2017 can be a year of firsts for compatible hardware with the VR headset, especially HTC’s Vive. With HTC’s open sourced tracking system, anyone can start constructing peripherals and fixtures that can work with the Vive.
Launch of a variety of headsets is in the cards from Microsoft’s partners Lenovo, Dell, Asus and others. While Sony has proved itself to be more than a gaming company time and again, it’s PS VR that has the potential to divulge gamers into a whole new fervor. Meanwhile, Facebook’s Oculus will be focusing more on content. There will be Oculus Rift demos to look forward to this year.
2017 will witness more consumer VR. Each of the above big brands had VR in store for the holiday season and some even had a waitlist. Content designers are getting better after a steady flow of reviews and consumers have become more acceptable about wearing the headsets. This has added an aspirational value to VR.
Retailers are in a constant search to create newer experiences and this requires dedication with no assured results. Footfall has reduced in stores and holidays were won over by online sales. E Commerce is nipping at the store-fare and Amazon Go is the most recent, glaring example, which is raising anxiety levels of the retailers to think of something bigger or at the least, differently.
IKEA, the Swedish powerhouse of world’s largest furniture retailer has started using VR to preview their products. With their ‘virtual home experience’ Ikea has already upped its game, making VR an architect’s staple tool kit. Ikea is also set to release a pilot VR app that will feature a virtual kitchen experience.
Alibaba, the Chinese ecommerce giant has been reported working on infusing VR in online shopping whereas
Leonardo Da Vinci museum, Florence
Think about how VR can revolutionize the education system at schools and cultural institutions if it can take a class on a tour of Mars; or a walk through an animated video of Leonardo Da Vinci’s painting; the current trickle of educational VR could turn into a flood in 2017.
There isn’t much time to when our lifestyles will envelope around VR just as it has around smart phones and laptops.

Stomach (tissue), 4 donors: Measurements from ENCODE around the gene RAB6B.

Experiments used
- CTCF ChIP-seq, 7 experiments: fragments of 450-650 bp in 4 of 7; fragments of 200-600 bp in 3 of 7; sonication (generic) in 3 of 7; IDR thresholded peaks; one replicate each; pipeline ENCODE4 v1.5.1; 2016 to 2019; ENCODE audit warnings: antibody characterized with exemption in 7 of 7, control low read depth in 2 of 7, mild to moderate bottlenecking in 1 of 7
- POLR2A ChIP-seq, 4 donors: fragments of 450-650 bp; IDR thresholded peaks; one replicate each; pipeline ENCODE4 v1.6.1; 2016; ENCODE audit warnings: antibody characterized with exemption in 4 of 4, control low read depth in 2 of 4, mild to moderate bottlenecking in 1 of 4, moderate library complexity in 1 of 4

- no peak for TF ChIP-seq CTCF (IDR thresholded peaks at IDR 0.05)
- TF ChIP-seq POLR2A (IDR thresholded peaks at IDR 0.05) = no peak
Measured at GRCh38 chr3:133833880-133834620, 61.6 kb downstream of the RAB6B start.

By nature, Virtual Reality palpably comes off as a gaming technology. Take Virtuix Omni for instance, a concave circular treadmill that allows you to physically run through virtual worlds. Imagine the possibilities it can conquer if this element is paired with VR – a never seen or experienced level of emotional and physical engagement. From gaming to architectural galleries of the art world, a wide range of possibilities with VR will take form in 2017.
Vroom, an online used car retailer will soon have VR showrooms in a handful of cities in USA. Customers can wear the VR headsets and check out different car models and also take test drives in the ones they are interested.Virtual Reality showrooms are the next destination for the reigning car manufacturing companies like General Motors and Audi.
Recently, Nokia announced a new agreement with The Walt Disney studios to support the curation of VR experiences to complement Disney’s theatrical releases.
2017 is going to see VR entering the world of online shopping to interior decoration. It has moved on from being a mere luxury investment to a productive technology that is changing ways we have been consuming content. VR is now the result of our pragmatic connection with the internet and the perennial library of objects and mediums we use to avail that world.